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Warfare is increasingly guided by software. Today, armed drones can be operated by remote pilots peering into video screens thousands of miles from the battlefield. But now, some scientists say, arms makers have crossed into troubling territory: They are developing weapons that rely on artificial intelligence, not human instruction, to decide what to target and whom to kill.In a recent article co-authored with Daniel Reisner, we argue that with proper international and national-level processes, emergent autonomous weapon systems can be effectively regulated within the existing law of armed conflict framework (Anderson, Reisner & Waxman: Adapting the Law of Armed Conflict to Autonomous Weapon Systems). The Times article lays out some of the dangers attendant to these systems as well as their potential benefits, including with respect to preventing civilian collateral damage, which we think are best balanced through application and refinement of traditional law of armed conflict principles and standards. The Times article also discusses the difficulties of line-drawing in any effort to prohibit autonomous systems, which we think cut strongly against ideas promoted by many NGOs for an international treaty ban, and in favor of an incremental approach that adapts as technology evolves.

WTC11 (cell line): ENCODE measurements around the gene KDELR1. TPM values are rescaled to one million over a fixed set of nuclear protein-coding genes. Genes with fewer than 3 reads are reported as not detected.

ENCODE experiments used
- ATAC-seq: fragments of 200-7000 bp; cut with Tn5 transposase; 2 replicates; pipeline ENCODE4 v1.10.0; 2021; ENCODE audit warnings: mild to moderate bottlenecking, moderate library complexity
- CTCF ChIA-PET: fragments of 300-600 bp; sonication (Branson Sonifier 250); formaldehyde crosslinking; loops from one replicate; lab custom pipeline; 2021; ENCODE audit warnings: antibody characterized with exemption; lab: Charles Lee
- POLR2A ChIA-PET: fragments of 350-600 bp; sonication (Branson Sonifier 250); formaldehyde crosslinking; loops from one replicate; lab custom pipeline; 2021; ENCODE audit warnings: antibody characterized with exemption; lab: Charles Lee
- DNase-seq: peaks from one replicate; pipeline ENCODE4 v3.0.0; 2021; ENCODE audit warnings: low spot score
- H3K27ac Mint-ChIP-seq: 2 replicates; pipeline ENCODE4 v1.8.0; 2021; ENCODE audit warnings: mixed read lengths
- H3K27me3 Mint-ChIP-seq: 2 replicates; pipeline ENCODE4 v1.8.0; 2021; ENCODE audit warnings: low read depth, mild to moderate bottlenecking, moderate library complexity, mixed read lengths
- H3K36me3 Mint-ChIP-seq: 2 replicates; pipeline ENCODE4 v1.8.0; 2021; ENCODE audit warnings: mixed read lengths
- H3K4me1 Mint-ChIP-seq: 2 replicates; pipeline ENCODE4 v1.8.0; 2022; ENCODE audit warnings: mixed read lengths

As these weapons become smarter and nimbler, critics fear they will become increasingly difficult for humans to control — or to defend against. And while pinpoint accuracy could save civilian lives, critics fear weapons without human oversight could make war more likely, as easy as flipping a switch.